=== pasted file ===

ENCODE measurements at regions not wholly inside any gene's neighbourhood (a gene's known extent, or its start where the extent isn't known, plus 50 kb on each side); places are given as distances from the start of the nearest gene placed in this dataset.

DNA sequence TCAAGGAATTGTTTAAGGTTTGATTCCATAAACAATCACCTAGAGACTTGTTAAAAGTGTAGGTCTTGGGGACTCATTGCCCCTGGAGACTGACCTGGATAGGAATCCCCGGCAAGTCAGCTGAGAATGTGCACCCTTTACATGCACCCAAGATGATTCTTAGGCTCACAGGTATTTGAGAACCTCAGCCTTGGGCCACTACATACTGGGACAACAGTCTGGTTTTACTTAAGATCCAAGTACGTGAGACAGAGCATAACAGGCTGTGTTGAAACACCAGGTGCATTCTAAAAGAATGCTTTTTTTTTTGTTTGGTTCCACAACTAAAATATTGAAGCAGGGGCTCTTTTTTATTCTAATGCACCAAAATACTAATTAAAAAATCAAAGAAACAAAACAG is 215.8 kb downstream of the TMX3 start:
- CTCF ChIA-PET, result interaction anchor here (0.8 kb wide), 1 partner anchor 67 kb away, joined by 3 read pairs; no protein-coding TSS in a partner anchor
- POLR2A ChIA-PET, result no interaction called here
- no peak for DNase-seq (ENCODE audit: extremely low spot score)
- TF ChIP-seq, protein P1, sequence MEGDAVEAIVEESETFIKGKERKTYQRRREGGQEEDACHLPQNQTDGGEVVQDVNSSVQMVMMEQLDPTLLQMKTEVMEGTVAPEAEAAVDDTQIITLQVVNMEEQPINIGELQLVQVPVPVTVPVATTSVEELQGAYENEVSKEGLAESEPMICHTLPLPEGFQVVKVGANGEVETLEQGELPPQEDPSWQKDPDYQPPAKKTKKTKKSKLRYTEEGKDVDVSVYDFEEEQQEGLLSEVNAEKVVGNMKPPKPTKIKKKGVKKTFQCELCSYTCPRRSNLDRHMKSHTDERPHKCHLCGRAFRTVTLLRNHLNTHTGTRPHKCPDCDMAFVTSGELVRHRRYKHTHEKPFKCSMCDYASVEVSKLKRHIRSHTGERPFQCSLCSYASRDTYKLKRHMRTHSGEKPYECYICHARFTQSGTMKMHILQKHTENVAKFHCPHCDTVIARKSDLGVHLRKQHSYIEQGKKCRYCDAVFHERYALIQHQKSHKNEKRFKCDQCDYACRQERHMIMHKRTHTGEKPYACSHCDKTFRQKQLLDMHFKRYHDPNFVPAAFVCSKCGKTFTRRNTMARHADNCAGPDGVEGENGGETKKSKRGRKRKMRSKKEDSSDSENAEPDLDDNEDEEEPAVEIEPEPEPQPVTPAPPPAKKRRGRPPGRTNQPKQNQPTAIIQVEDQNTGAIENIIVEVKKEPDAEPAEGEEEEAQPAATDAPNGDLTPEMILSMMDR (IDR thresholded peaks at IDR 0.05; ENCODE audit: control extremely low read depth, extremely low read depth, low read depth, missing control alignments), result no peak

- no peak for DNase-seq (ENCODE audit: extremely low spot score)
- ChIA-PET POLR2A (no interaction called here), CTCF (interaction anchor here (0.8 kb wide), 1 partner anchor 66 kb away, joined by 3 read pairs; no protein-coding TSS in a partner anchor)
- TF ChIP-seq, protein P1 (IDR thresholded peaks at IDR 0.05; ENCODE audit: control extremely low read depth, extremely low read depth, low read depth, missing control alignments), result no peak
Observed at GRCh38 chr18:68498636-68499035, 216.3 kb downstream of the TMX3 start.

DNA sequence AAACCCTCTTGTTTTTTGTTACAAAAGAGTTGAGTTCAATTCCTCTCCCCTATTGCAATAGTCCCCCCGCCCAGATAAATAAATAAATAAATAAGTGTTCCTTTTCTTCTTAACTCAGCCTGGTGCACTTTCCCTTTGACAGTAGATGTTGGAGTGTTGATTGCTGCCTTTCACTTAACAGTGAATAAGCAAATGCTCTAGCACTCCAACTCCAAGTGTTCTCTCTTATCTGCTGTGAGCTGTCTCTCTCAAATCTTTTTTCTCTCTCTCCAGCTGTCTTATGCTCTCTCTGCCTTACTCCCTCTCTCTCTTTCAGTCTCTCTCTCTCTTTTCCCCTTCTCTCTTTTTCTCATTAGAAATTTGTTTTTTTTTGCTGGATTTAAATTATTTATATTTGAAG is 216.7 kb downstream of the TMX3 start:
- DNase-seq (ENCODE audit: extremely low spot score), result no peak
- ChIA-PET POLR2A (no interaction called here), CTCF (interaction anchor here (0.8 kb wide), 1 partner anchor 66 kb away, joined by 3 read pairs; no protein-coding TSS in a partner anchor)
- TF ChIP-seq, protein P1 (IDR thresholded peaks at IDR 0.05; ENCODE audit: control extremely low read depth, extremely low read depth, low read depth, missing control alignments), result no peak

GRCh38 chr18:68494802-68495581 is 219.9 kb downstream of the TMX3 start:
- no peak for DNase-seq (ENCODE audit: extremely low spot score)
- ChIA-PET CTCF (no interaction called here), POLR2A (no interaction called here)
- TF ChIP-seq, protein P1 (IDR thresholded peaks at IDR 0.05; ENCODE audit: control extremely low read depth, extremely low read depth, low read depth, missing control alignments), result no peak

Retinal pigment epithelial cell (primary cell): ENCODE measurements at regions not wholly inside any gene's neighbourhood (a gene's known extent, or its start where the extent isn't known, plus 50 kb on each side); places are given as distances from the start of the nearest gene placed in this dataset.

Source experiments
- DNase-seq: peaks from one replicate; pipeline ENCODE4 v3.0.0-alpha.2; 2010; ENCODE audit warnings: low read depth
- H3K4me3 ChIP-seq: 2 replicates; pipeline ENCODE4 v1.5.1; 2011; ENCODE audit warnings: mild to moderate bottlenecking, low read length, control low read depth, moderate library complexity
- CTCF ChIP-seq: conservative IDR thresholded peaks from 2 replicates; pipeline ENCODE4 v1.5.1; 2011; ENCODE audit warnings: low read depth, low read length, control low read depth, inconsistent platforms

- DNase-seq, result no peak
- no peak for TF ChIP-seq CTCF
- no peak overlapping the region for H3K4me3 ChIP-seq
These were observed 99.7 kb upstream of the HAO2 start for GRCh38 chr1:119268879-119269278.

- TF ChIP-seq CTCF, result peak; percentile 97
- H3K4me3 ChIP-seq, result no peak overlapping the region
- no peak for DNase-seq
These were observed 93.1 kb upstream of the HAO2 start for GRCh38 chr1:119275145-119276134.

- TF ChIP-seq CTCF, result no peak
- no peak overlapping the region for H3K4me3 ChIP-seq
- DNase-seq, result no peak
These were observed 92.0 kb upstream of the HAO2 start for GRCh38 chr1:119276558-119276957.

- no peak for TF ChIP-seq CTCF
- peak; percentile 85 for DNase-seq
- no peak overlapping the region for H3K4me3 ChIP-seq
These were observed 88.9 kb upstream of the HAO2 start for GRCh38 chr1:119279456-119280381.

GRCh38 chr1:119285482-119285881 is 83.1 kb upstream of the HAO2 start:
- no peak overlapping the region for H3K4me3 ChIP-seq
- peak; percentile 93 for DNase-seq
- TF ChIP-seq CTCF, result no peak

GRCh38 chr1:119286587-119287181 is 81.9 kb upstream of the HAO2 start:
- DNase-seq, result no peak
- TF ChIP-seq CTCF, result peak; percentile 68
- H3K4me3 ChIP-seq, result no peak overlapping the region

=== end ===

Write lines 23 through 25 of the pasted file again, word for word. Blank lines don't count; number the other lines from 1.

- CTCF ChIP-seq: conservative IDR thresholded peaks from 2 replicates; pipeline ENCODE4 v1.5.1; 2011; ENCODE audit warnings: low read depth, low read length, control low read depth, inconsistent platforms

- DNase-seq, result no peak
- no peak for TF ChIP-seq CTCF